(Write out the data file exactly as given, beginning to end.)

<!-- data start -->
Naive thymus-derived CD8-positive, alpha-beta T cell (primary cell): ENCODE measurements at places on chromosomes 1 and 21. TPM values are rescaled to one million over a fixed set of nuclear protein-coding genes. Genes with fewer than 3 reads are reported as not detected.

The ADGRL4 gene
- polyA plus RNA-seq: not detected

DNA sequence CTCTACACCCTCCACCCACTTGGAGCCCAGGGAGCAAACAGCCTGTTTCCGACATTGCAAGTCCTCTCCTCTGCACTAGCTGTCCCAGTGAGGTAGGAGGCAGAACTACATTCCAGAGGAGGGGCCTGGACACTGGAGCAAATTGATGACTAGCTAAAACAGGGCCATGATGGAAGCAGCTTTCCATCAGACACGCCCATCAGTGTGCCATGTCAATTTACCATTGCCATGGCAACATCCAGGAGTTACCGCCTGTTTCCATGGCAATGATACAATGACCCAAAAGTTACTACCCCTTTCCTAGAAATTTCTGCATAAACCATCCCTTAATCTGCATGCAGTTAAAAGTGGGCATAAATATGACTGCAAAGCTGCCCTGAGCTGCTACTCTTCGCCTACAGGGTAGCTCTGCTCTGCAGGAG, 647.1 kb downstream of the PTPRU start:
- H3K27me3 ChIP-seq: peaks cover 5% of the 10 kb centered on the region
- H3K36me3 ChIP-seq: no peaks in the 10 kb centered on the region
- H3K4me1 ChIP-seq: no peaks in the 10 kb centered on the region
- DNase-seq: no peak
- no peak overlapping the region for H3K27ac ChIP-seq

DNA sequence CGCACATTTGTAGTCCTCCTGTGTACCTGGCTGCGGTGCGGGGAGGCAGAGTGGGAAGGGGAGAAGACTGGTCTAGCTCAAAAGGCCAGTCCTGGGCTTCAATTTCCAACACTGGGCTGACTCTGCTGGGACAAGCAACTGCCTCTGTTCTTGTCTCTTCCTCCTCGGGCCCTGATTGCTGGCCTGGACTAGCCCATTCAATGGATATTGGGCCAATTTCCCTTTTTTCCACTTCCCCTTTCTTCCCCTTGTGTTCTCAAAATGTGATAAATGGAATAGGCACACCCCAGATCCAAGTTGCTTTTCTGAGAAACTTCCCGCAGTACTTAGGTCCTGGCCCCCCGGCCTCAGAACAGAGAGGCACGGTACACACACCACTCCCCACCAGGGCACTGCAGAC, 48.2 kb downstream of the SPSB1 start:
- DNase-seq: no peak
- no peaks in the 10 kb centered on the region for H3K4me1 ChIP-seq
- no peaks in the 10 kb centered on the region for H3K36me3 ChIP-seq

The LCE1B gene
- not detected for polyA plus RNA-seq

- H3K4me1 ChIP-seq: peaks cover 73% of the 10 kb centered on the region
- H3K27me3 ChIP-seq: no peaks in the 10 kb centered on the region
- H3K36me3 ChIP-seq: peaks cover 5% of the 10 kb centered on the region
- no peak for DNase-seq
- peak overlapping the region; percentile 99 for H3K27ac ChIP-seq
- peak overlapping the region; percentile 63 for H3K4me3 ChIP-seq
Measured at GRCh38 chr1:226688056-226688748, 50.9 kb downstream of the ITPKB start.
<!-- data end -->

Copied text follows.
Naive thymus-derived CD8-positive, alpha-beta T cell (primary cell): ENCODE measurements at places on chromosomes 1 and 21. TPM values are rescaled to one million over a fixed set of nuclear protein-coding genes. Genes with fewer than 3 reads are reported as not detected.

The ADGRL4 gene
- polyA plus RNA-seq: not detected

DNA sequence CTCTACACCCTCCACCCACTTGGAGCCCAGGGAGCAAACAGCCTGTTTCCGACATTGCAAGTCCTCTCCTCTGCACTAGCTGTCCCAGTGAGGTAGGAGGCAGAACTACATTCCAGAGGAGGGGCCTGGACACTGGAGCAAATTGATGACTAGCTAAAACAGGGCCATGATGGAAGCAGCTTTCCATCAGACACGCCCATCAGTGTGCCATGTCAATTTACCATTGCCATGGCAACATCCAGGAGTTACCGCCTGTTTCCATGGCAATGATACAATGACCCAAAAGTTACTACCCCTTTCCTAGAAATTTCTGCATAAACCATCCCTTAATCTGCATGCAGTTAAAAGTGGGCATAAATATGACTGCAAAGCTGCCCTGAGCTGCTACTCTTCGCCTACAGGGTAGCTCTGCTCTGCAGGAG, 647.1 kb downstream of the PTPRU start:
- H3K27me3 ChIP-seq: peaks cover 5% of the 10 kb centered on the region
- H3K36me3 ChIP-seq: no peaks in the 10 kb centered on the region
- H3K4me1 ChIP-seq: no peaks in the 10 kb centered on the region
- DNase-seq: no peak
- no peak overlapping the region for H3K27ac ChIP-seq

DNA sequence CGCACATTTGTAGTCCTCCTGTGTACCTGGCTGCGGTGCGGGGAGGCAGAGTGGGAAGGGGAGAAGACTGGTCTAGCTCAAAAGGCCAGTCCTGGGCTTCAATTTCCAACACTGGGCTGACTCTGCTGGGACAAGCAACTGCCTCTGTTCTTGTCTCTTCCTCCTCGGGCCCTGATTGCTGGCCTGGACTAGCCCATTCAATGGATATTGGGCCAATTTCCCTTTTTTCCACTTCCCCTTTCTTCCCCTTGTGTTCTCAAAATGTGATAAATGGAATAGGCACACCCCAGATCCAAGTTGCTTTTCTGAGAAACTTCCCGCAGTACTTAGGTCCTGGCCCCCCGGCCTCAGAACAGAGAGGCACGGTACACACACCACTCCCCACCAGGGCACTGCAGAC, 48.2 kb downstream of the SPSB1 start:
- DNase-seq: no peak
- no peaks in the 10 kb centered on the region for H3K4me1 ChIP-seq
- no peaks in the 10 kb centered on the region for H3K36me3 ChIP-seq

The LCE1B gene
- not detected for polyA plus RNA-seq

- H3K4me1 ChIP-seq: peaks cover 73% of the 10 kb centered on the region
- H3K27me3 ChIP-seq: no peaks in the 10 kb centered on the region
- H3K36me3 ChIP-seq: peaks cover 5% of the 10 kb centered on the region
- no peak for DNase-seq
- peak overlapping the region; percentile 99 for H3K27ac ChIP-seq
- peak overlapping the region; percentile 63 for H3K4me3 ChIP-seq
Measured at GRCh38 chr1:226688056-226688748, 50.9 kb downstream of the ITPKB start.